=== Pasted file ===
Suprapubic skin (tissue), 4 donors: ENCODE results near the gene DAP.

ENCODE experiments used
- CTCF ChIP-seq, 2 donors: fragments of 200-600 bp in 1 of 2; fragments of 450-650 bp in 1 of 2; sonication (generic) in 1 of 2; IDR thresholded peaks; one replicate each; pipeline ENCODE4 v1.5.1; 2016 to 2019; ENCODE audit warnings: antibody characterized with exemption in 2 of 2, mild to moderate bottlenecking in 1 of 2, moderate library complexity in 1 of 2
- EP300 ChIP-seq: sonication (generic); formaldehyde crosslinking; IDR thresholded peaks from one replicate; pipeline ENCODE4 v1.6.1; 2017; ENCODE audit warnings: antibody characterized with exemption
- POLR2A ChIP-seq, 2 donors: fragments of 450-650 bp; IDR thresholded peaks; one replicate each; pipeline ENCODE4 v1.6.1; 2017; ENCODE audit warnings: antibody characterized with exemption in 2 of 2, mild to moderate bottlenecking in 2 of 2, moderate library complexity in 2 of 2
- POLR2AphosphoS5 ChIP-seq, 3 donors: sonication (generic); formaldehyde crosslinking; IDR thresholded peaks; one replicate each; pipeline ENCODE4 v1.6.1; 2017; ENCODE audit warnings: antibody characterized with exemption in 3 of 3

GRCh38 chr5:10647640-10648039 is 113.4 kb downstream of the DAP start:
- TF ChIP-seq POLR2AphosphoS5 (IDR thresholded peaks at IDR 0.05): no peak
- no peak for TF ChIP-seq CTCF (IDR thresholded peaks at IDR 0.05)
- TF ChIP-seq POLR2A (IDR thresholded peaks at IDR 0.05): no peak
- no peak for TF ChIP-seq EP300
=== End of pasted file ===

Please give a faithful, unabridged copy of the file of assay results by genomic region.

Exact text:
Suprapubic skin (tissue), 4 donors: ENCODE results near the gene DAP.

ENCODE experiments used
- CTCF ChIP-seq, 2 donors: fragments of 200-600 bp in 1 of 2; fragments of 450-650 bp in 1 of 2; sonication (generic) in 1 of 2; IDR thresholded peaks; one replicate each; pipeline ENCODE4 v1.5.1; 2016 to 2019; ENCODE audit warnings: antibody characterized with exemption in 2 of 2, mild to moderate bottlenecking in 1 of 2, moderate library complexity in 1 of 2
- EP300 ChIP-seq: sonication (generic); formaldehyde crosslinking; IDR thresholded peaks from one replicate; pipeline ENCODE4 v1.6.1; 2017; ENCODE audit warnings: antibody characterized with exemption
- POLR2A ChIP-seq, 2 donors: fragments of 450-650 bp; IDR thresholded peaks; one replicate each; pipeline ENCODE4 v1.6.1; 2017; ENCODE audit warnings: antibody characterized with exemption in 2 of 2, mild to moderate bottlenecking in 2 of 2, moderate library complexity in 2 of 2
- POLR2AphosphoS5 ChIP-seq, 3 donors: sonication (generic); formaldehyde crosslinking; IDR thresholded peaks; one replicate each; pipeline ENCODE4 v1.6.1; 2017; ENCODE audit warnings: antibody characterized with exemption in 3 of 3

GRCh38 chr5:10647640-10648039 is 113.4 kb downstream of the DAP start:
- TF ChIP-seq POLR2AphosphoS5 (IDR thresholded peaks at IDR 0.05): no peak
- no peak for TF ChIP-seq CTCF (IDR thresholded peaks at IDR 0.05)
- TF ChIP-seq POLR2A (IDR thresholded peaks at IDR 0.05): no peak
- no peak for TF ChIP-seq EP300